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Hunza Yogurt Myths

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  • Robert
    Hunza Yogurt Myths Actually, the hunza lifespan is not long and they do get cancer. - Bill Sardi What is the origin of the acidophilus culture which dairy
    Message 1 of 1 , Apr 30, 2012
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      Hunza Yogurt Myths

      "Actually, the hunza lifespan is not
      long and they do get cancer."
      - Bill Sardi

      What is the origin of the acidophilus culture
      which dairy processors add to yogurt? It does
      not occur naturally in yogurt. In fact, the
      probiotic Lactobacillus acidophilus is actually
      isolated from human feces.

      The October 26, 2011 issue of the journal
      Science Translational Medicine includes a
      study in which Bisanz and Reid attempt to
      unravel the mechanism by which probiotic
      yogurt works. Or does it work?

      The authors wrote:

      "No matter what the advertisements are, or
      are not, allowed to say, it would be good
      to know if probiotic yogurt, in addition
      to its nutritional value, has a beneficial
      effect on the gut."

      The authors conclude:

      "The intake of yogurt supplemented with five
      bacterial species...did not appreciably alter
      the composition of the human gut microbiota..."

      I am often asked:

      "What about the benefits of yogurt? Isn't the
      acidophilus added to yogurt good for you? Don't
      Hunzas who eat lots of yogurt outlive every other

      The truth is that the acidophilus bacterium added
      to yogurt is not absorbed by the human body. It
      doesn't work. It's simply an unethical marketing
      lie used by dairy producers on a trusting public.
      The Dannon Yogurt company scientists admit this
      truth but Dannon executives continue to lie to
      the public.

      During the 1950's, teams of researchers "discovered
      that Hunzas regularly ate yogurt and seemed healthy.
      The Pakistani Muslim Hunzas living in one of the most
      isolated areas of the world craved the new found
      attention. One year after all of the excitement of
      discovery, a group of 60 year old Hunzas mysteriously
      became 75. The next year, they were 90. A few years
      later, they were over the age of 100. The Hunza myth
      (Dannon's lie) has been exposed in great detail in a
      book by Wilcox & Suzuki, called "The Okinawa Plan."

      Why would one small region of Pakistan, a nation
      roughly the size of California, have the average
      person living past age 100, while the average
      expected age of a Pakistani at death is 64?

      The Hunzas are not a small tribe living in a remote
      mountain village with 12 goats and a few sheep, as
      Americans have been led to believe. The mountainous
      Hunza region of Northern Pakistan comprises a land
      mass greater than the combined areas of Delaware
      and Rhode Island.

      Why would the Pakistanis of Hunza be any different
      from those Pakistanis living in Murree, Quetta,
      Ziarat, Swat, Kaghan, Chitral, or Gilgit? The truth
      of the matter is that the people of Hynza are no
      different. Pakistanis (including the Hunzas) eat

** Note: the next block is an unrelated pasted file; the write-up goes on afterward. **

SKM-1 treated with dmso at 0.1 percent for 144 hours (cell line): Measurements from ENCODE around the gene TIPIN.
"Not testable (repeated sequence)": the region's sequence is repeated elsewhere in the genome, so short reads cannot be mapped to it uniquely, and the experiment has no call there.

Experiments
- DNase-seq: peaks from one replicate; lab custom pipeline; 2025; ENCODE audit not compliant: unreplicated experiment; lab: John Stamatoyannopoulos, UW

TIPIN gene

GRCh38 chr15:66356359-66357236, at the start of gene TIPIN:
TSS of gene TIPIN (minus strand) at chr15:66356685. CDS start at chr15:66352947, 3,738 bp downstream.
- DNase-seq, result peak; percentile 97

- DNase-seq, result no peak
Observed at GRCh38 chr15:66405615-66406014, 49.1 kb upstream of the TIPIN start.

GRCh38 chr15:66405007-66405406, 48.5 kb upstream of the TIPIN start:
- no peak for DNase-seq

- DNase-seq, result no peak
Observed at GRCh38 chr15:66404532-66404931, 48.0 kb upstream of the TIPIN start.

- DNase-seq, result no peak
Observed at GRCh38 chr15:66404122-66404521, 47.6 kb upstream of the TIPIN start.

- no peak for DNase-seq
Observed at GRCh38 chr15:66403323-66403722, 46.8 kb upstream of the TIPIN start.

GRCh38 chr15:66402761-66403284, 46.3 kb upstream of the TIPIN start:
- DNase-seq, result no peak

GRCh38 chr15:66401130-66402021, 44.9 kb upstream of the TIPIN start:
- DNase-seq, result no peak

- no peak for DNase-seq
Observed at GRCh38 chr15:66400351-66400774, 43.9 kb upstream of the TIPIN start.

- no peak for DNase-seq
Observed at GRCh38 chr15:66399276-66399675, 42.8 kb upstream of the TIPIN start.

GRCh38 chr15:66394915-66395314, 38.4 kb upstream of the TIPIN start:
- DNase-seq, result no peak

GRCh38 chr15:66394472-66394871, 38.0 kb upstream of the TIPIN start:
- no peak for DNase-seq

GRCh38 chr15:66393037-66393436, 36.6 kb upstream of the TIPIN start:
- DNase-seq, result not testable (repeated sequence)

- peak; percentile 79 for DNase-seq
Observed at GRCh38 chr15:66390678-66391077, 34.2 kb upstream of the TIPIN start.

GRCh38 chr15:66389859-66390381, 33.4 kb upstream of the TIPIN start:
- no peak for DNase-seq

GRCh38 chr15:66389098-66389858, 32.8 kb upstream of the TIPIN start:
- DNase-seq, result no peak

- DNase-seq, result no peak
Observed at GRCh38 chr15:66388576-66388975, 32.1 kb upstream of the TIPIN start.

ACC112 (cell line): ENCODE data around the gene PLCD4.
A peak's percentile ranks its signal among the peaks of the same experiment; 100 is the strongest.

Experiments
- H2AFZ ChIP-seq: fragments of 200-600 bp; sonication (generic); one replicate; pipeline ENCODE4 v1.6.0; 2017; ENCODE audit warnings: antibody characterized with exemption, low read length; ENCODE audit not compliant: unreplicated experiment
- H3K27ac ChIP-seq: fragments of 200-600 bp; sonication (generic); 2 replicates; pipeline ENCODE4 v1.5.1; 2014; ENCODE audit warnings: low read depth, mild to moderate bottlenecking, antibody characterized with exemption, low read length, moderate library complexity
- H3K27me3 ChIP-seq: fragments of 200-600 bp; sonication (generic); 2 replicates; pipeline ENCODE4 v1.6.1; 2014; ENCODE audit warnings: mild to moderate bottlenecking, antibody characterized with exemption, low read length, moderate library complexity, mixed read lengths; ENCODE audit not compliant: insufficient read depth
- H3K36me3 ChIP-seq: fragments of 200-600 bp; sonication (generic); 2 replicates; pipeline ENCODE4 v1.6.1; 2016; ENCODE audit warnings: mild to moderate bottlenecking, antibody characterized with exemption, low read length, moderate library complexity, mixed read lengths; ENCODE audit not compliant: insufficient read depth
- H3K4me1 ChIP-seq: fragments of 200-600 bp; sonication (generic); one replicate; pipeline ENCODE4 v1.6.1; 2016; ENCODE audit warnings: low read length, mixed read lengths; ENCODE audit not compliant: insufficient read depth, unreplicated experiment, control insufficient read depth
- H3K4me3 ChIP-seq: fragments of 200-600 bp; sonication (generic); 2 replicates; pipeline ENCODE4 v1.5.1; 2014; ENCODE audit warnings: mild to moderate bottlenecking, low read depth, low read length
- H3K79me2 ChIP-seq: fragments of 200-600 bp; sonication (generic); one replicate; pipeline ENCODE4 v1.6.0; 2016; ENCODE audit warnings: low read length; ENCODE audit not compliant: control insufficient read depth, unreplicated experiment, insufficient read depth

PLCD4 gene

similar diets and drink similar water. The answer
      to this mystery perpetrated by Dannon is that the
      Hunza myth was invented, and it is pure fraud.

      The Dannon Yogurt research foundation publishes a
      newsletter extolling the virtues of their product.
      Here are excerpts from a column written by Cathy
      J. Saloff-Coste:

      Lactobacillus Acidophilus

      "In the mid-1980's acidophilus was first suggested to
      have health benefits for humans (1,2)... Acidophilus
      occurs naturally in the gastrointestinal tract but
      tends to grow slowly when added to milk (yogurt),
      leading to the risk of undesirable organisms. There
      is no direct proof and no consensus among researchers
      on whether or not added acidophilus in yogurt adheres
      to or colonizes in the intestines(3)...Few human
      studies have been performed. A recent study reported
      that yogurt did not alter immunoglobulin secretions.
      These results show no health benefits from yogurt

      1. Jones, et al,(1985) Effect of acidophilus yogurt
      on serum cholesterol, triglyceride and lipoprotein
      levels of healthy males. J. Dairy Sci. 68 (83-84)

      2. Nelson, et al, (1984) Cholesterol uptake by
      lactobacillus acidophilus, J. Dairy Sci. 67

      3. Saavedra, et al, (1995) Microbes to fight microbes,
      J. Pediatric Gastroenterol. 21, 125-129

      4. Marteau, et al, (1996) Effects of Lactobacillus
      acidophilus strain LA1 on serum concentration and
      jejunal secretions of immunoglobulins and serum
      proteins in healthy humans. In SOMED 21st Intl.
      Congress on microbial ecology and disease, Paris,
      October 28-30, 1996.

      Thank you, Dannon!

      So...let's set the record straight. What exactly
      is yogurt? It's a delicious snack consisting of
      jelly, starch, and flavorings with naturally
      occurring pus, hormones, and glue. Marketing
      geniuses have convinced consumers with a series
      of clever lies that this high calorie food is a
      healthy dietary option. It is delicious, just as
      ice cream is delicious. Healthy? You can bet your
      life that it is not.

      Robert Cohen
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